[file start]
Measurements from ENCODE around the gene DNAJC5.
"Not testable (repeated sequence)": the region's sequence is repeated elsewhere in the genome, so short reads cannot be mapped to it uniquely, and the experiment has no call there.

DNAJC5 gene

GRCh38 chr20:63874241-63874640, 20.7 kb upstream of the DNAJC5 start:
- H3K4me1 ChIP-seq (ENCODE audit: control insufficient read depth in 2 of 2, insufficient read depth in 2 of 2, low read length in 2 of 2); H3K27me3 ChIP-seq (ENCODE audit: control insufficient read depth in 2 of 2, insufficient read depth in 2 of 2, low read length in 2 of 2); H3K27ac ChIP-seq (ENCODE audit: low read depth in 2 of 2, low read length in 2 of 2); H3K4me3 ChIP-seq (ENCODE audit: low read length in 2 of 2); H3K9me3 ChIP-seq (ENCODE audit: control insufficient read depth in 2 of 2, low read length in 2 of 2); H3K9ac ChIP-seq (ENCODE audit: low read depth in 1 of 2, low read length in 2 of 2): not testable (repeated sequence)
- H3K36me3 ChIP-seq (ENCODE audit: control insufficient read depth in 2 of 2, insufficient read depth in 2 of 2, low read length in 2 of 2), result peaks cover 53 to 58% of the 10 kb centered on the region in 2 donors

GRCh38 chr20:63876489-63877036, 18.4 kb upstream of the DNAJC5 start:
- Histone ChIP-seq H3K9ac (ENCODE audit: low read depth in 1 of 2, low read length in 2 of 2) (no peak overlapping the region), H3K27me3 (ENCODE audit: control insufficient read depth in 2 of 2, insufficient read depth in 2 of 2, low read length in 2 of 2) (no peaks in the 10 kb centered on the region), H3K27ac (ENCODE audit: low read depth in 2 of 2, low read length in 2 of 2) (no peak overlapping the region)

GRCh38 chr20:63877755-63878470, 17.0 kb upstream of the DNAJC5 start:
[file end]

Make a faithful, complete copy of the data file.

Measurements from ENCODE around the gene DNAJC5.
"Not testable (repeated sequence)": the region's sequence is repeated elsewhere in the genome, so short reads cannot be mapped to it uniquely, and the experiment has no call there.

DNAJC5 gene

GRCh38 chr20:63874241-63874640, 20.7 kb upstream of the DNAJC5 start:
- H3K4me1 ChIP-seq (ENCODE audit: control insufficient read depth in 2 of 2, insufficient read depth in 2 of 2, low read length in 2 of 2); H3K27me3 ChIP-seq (ENCODE audit: control insufficient read depth in 2 of 2, insufficient read depth in 2 of 2, low read length in 2 of 2); H3K27ac ChIP-seq (ENCODE audit: low read depth in 2 of 2, low read length in 2 of 2); H3K4me3 ChIP-seq (ENCODE audit: low read length in 2 of 2); H3K9me3 ChIP-seq (ENCODE audit: control insufficient read depth in 2 of 2, low read length in 2 of 2); H3K9ac ChIP-seq (ENCODE audit: low read depth in 1 of 2, low read length in 2 of 2): not testable (repeated sequence)
- H3K36me3 ChIP-seq (ENCODE audit: control insufficient read depth in 2 of 2, insufficient read depth in 2 of 2, low read length in 2 of 2), result peaks cover 53 to 58% of the 10 kb centered on the region in 2 donors

GRCh38 chr20:63876489-63877036, 18.4 kb upstream of the DNAJC5 start:
- Histone ChIP-seq H3K9ac (ENCODE audit: low read depth in 1 of 2, low read length in 2 of 2) (no peak overlapping the region), H3K27me3 (ENCODE audit: control insufficient read depth in 2 of 2, insufficient read depth in 2 of 2, low read length in 2 of 2) (no peaks in the 10 kb centered on the region), H3K27ac (ENCODE audit: low read depth in 2 of 2, low read length in 2 of 2) (no peak overlapping the region)

GRCh38 chr20:63877755-63878470, 17.0 kb upstream of the DNAJC5 start: